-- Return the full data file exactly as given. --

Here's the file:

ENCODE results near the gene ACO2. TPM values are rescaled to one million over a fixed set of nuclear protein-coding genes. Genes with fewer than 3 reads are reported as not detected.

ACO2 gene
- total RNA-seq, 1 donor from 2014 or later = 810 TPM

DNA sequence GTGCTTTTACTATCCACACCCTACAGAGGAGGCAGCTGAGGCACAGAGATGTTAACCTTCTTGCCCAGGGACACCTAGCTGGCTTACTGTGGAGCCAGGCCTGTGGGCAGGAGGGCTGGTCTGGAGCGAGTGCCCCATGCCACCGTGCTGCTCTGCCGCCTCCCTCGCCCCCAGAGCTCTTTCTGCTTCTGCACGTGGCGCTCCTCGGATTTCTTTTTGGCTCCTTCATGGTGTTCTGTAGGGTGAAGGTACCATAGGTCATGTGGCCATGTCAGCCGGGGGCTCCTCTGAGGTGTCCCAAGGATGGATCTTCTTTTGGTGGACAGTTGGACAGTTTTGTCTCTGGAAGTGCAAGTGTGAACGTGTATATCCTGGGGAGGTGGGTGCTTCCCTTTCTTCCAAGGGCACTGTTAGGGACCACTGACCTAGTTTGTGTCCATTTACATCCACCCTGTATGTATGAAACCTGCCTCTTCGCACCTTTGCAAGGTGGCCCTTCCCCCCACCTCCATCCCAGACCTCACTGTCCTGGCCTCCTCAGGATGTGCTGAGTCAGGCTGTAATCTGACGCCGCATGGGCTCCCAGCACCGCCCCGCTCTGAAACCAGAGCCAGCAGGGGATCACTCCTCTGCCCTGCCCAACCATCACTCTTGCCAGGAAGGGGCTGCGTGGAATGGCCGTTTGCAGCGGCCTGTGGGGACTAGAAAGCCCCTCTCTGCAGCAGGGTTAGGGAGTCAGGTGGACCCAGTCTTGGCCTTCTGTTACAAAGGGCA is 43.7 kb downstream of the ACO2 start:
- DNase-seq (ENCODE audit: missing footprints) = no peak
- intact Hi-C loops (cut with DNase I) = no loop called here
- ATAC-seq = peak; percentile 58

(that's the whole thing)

ENCODE results near the gene ACO2. TPM values are rescaled to one million over a fixed set of nuclear protein-coding genes. Genes with fewer than 3 reads are reported as not detected.

ACO2 gene
- total RNA-seq, 1 donor from 2014 or later = 810 TPM

DNA sequence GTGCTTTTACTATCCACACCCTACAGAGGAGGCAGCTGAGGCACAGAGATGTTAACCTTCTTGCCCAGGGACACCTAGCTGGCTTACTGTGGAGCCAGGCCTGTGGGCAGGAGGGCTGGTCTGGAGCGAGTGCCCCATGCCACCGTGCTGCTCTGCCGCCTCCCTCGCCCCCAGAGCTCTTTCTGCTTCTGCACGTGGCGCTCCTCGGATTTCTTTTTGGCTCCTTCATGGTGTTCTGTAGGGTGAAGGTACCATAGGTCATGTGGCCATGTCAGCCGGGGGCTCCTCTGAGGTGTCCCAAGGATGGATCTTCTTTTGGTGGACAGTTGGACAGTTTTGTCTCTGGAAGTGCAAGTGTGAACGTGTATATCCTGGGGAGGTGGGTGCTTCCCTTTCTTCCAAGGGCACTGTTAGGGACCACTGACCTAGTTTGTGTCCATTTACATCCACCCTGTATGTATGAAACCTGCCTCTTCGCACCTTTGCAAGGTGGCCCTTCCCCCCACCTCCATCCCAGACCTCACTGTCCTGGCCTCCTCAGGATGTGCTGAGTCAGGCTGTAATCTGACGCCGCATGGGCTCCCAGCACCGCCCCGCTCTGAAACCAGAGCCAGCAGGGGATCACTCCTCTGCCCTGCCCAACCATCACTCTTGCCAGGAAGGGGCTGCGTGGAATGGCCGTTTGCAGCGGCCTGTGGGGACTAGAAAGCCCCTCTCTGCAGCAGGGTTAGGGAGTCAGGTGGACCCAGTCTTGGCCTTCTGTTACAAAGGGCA is 43.7 kb downstream of the ACO2 start:
- DNase-seq (ENCODE audit: missing footprints) = no peak
- intact Hi-C loops (cut with DNase I) = no loop called here
- ATAC-seq = peak; percentile 58